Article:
“It gets worse. On a daily basis, a formidable surge of anxious citizens will be heading toward the hospital with sick family members in tow. With a possible incidence rate in the community of at least 30 per cent (possibly much more), worried crowds will be lined up outside the ER entrance, banging on the door, trying to find someone to attend to their elderly family members who are already turning slightly blue as their cough becomes worse and pneumonia sets in.”

The Canadian Association of Emergency Physicians issued a statement Thursday warning of a looming crisis for hospitals, which have little to no surge capacity. Dr. Robert Fowler, a critical care physician and chief of the Tory Trauma Program at Sunnybrook Health Sciences Centre, commented, “Even though only a minority get critically ill, that may still overwhelm our system, even on a good day. We operate our system with very slim margins of capacity. If Ontario happens in the same way as Europe, we could quickly exceed our capacity.”

In British Columbia, reports are already emerging of doctors turning patients away from their offices due to a lack of protective equipment. One doctor told CTV News she was forced to tell 20 patients to call the 811 helpline, which is hopelessly overburdened. Doctors of B.C., a doctors’ association, expressed concern that face masks in particular are running out, and no timetable is in place for new supplies.

The threat confronting the tens of thousands of homeless people across Canada is severe. At Oppenheimer Park on Vancouver’s Downtown Eastside, where hundreds of homeless people live, self-isolation for anyone who contracts the coronavirus is “just not possible,” according to camp liaison worker Chrissy Brett. “There are two (shared) bathroom stalls currently and one with a urinal,” she added.

Although campaigners have been calling for basic measures to improve public hygiene, including the installation of hand sanitizers and temporary bathroom facilities, nothing has yet been done.

It appears only a matter of time before the disease hits the homeless community. B.C. has reported a significant rise of cases over the past two days, including the first case of community transmission. On Friday, the total confirmed cases for the province rose to 64.

Ontario has also seen a major spike in coronavirus cases. They rose by 19 to 59 over a 24-hour period ending Thursday evening, and then to 79 by Friday afternoon. On Thursday evening, Ontario’s right-wing populist Doug Ford-led government announced the closure of all public schools till April 6. The move marked a sudden change of course, coming just hours after the premier had reassured families to go off and enjoy their weeklong March break.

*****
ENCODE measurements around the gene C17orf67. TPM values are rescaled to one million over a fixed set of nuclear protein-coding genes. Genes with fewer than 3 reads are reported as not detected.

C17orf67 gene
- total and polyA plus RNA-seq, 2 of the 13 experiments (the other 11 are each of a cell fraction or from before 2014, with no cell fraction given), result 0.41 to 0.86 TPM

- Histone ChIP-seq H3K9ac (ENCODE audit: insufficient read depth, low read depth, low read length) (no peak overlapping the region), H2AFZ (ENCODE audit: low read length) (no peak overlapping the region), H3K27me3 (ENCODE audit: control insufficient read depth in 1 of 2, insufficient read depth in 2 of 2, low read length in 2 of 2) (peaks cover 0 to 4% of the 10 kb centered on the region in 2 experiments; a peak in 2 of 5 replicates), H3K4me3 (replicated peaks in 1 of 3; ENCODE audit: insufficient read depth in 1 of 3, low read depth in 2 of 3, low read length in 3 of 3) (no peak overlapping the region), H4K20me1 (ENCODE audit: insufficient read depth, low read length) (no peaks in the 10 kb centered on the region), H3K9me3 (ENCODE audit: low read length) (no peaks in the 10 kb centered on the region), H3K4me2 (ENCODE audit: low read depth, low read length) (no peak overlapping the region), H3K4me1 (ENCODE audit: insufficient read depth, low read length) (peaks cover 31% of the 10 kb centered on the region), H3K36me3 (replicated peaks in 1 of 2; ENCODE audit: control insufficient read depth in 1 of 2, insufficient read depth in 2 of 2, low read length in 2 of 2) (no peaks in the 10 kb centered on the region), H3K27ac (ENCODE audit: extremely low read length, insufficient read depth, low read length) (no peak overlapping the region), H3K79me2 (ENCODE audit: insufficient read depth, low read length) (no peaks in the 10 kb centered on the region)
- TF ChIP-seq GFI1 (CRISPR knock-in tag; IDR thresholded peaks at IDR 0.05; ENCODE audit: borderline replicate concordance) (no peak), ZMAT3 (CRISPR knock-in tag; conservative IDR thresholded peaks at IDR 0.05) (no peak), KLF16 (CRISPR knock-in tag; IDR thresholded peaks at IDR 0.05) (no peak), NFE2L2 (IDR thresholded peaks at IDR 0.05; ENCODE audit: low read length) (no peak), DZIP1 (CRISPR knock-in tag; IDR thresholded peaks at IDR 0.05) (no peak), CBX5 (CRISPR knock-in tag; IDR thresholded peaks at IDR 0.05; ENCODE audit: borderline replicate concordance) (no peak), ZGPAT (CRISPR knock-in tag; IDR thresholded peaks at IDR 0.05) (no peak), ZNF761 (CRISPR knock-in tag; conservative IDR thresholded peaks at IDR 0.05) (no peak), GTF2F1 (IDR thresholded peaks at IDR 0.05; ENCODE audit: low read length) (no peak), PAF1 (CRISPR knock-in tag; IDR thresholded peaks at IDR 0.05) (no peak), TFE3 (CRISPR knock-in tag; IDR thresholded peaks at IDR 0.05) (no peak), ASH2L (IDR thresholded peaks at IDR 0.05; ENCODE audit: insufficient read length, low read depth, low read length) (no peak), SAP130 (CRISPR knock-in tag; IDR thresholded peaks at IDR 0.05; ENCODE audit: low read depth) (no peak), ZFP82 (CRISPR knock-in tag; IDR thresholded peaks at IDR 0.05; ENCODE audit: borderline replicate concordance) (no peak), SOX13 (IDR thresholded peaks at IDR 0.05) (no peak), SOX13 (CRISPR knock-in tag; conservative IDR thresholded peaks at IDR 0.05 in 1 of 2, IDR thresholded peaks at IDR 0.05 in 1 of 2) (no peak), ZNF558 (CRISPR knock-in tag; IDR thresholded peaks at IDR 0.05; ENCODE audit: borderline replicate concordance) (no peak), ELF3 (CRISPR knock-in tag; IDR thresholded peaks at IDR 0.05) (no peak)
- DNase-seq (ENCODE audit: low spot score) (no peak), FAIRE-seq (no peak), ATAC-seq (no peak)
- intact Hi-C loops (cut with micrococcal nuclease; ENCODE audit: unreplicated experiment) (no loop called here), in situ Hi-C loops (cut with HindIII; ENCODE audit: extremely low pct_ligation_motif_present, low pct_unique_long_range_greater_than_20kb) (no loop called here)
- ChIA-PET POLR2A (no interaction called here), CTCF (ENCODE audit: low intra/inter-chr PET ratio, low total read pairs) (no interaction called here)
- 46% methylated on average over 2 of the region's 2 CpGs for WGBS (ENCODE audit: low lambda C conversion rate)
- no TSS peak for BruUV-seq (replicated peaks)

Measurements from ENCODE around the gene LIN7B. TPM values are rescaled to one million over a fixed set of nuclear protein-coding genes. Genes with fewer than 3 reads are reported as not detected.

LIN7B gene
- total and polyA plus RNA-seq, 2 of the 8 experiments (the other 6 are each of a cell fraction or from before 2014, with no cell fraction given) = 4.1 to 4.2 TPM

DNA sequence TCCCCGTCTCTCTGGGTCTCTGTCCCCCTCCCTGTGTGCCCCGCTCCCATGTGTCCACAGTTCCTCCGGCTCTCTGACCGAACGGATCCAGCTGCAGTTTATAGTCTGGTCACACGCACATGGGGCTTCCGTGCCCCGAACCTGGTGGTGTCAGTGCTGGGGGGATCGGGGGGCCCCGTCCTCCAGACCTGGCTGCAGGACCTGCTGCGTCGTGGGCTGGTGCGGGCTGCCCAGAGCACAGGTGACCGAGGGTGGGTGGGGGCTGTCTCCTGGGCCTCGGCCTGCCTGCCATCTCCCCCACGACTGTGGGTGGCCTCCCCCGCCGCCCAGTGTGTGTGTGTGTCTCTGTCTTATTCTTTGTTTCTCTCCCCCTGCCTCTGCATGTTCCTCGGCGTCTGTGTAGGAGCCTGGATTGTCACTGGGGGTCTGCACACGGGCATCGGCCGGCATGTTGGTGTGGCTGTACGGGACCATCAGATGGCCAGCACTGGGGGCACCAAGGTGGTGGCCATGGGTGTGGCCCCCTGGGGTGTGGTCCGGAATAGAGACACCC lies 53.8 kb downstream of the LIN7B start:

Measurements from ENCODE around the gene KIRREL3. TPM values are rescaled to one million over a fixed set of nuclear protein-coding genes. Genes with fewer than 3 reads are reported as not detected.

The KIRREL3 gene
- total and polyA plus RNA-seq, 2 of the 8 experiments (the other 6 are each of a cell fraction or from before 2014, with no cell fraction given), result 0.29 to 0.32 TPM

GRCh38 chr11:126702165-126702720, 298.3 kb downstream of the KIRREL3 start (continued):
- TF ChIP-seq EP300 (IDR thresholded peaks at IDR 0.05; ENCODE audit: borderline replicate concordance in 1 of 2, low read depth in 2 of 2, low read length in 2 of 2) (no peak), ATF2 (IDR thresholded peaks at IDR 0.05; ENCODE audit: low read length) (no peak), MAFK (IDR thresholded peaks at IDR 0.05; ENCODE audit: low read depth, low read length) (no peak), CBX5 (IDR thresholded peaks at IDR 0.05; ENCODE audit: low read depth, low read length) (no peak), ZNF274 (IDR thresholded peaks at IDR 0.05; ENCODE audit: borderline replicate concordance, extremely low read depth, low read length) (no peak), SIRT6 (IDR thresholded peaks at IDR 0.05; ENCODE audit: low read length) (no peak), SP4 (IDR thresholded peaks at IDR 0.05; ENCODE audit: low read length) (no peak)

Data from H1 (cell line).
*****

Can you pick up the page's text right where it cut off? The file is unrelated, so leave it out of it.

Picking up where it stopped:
School closures are undoubtedly a necessary measure to stem the spread of the disease. However, it is clear that the provincial government’s decision has an ulterior motive, as it tries to ram through concessions contracts on 200,000 teachers and education support staff. The two-week closure will undoubtedly be used to further intensify pressure on teachers to accept real-terms wage cuts and reductions in funding, or to justify the introduction of legislation outlawing strikes on the grounds that the completion of the school year is in jeopardy.

The Ford government’s actions only underscore the need for working people to advance their own independent response to the coronavirus crisis. If the necessary measures to combat its spread, such as school closures, quarantines, and social distancing, are left to the capitalist politicians to oversee, they will be used to accelerate the decades-long onslaught on the working class that has prepared the conditions for the coronavirus to have such a devastating impact.

An indication of the mounting anger among the working class was provided early Thursday, when about a dozen transit workers in Toronto refused to work due to safety concerns. Citing their legal right to refuse work they consider to be unsafe, the workers refused to continue cleaning the streetcar fleet until better protection was provided, delaying its rollout Thursday morning.